Xerostomia, more commonly known as dry mouth, is not a disease in itself. Rather, it is a symptom of many other diseases and conditions. These conditions cause saliva production to decrease or stop.Saliva moistens your mouth and helps you to swallow and taste food. It helps in fighting cavities by washing away food and plaque from the teeth. It also helps to neutralize acids in the mouth that harm tooth enamel.
If you have less saliva in your mouth, your teeth and gums are at increased risk of tooth decay. People with xerostomia also are more likely to get illnesses that affect the soft tissues of the mouth, such as yeast infections (thrush). In addition, your diet may be affected because you cannot taste food as you normally would. People with complete dentures who develop xerostomia also may notice that their dentures lose some of their suction. They may feel loose in the mouth.
Xerostomia may occur for several reasons. Some common causes include:
- A side effect of medicine — Hundreds of drugs can cause dry mouth. These include pain relievers and medicines for depression, cold symptoms, muscle spasms and allergies. Medicines are the most common cause of xerostomia. Older people often take many medicines, including those most likely to cause dry mouth. For this reason, they have an especially high rate of dry mouth.
- A complication of diseases and infections — Several diseases are associated with dry mouth. They include diabetes, anemia, cystic fibrosis, rheumatoid arthritis, high blood pressure and HIV infection. Xerostomia also occurs with Sjogren’s syndrome. In this disease, the body’s antibodies attack the salivary and tear glands. Some viral infections, such as mumps, also affect saliva production and cause xerostomia.
- Dehydration — Any condition that leads to loss of body fluids can also cause xerostomia. These conditions include fever, excessive sweating, vomiting, diarrhea, blood loss or loss of water through the skin after a burn.
- Radiation therapy — Xerostomia is a common side effect of radiation therapy to treat cancers in the head and neck.
- Surgical removal of the salivary glands — If a mass develops in a salivary gland, surgical removal of the gland may be recommended.
Although xerostomia is a symptom, it often occurs along with other symptoms. These may include:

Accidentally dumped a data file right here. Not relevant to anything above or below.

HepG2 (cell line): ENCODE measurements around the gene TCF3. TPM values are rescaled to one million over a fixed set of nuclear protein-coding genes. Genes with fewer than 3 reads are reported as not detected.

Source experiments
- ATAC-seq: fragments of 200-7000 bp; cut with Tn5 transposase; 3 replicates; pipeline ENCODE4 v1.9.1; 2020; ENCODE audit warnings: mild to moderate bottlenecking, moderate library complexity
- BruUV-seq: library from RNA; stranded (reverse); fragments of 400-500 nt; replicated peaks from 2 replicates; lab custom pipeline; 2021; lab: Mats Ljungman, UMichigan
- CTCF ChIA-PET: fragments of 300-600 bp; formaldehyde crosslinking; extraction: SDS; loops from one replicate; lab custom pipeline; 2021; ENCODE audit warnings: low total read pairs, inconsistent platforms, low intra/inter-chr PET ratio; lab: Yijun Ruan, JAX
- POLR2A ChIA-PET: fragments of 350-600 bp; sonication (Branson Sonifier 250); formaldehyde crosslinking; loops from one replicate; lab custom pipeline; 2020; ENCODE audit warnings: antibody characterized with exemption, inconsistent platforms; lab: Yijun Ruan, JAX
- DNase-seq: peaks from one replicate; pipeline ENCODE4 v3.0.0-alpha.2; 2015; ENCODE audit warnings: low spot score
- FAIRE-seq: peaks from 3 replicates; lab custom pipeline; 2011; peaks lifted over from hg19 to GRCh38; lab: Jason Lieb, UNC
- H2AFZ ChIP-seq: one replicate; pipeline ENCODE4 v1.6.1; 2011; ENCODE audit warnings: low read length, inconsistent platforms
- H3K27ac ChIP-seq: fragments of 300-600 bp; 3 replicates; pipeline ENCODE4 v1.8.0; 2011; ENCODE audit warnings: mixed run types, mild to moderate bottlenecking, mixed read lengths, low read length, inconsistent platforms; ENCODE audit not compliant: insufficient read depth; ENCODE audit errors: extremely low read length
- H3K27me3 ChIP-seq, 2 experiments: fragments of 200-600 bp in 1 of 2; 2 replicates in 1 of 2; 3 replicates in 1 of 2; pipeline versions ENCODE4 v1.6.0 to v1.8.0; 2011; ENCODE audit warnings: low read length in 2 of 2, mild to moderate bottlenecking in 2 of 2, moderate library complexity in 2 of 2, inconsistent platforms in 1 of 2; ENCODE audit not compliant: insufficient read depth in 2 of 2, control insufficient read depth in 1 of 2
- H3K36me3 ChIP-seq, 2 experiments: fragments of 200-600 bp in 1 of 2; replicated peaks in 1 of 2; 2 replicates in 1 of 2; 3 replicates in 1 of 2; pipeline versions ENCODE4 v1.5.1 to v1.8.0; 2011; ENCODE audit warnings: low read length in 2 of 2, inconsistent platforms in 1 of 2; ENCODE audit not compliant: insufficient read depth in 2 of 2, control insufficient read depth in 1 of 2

- Frequent thirst
- Burning or tingling sensation, especially on the tongue
- Red, raw tongue
- Sores in mouth or at corners of lips
- Difficulty swallowing
- Problems with taste
- Sore throat and hoarseness
- Bad breath
- Problems with speech
- Dry nasal passages
- Dry, cracked lips
- Increase in dental problems, such as cavities and periodontal disease
- Difficulty wearing dentures
- Repeated yeast infections in the mouth
- Women’s lipstick may stick to their front teeth
Xerostomia is a symptom, not a disease. Tell your dentist and hygienist about your dry mouth. Your dentist will ask you about your medical history and your symptoms. He or she will ask about any drugs you are taking. This includes prescription, nonprescription and herbal remedies. The dentist also will examine your mouth. He or she will assess the flow of saliva and look for cracks, sores, and signs of cavities and gum disease.
The symptoms of xerostomia can be treated. However, the condition often remains a problem as long as its cause (medicine, illness, dehydration) remains. If the salivary glands have been removed or destroyed, the condition is permanent. Radiation therapy to treat cancer in the head or neck also may permanently affect how well the salivary glands can produce saliva.
To prevent dry mouth, avoid things that cause it, if possible. For example, if dry mouth is related to a medicine, your physician may be able to prescribe a drug that causes less dryness. Do not overuse cold medicines and antihistamines. You also can take steps to prevent or manage the symptoms of dry mouth.
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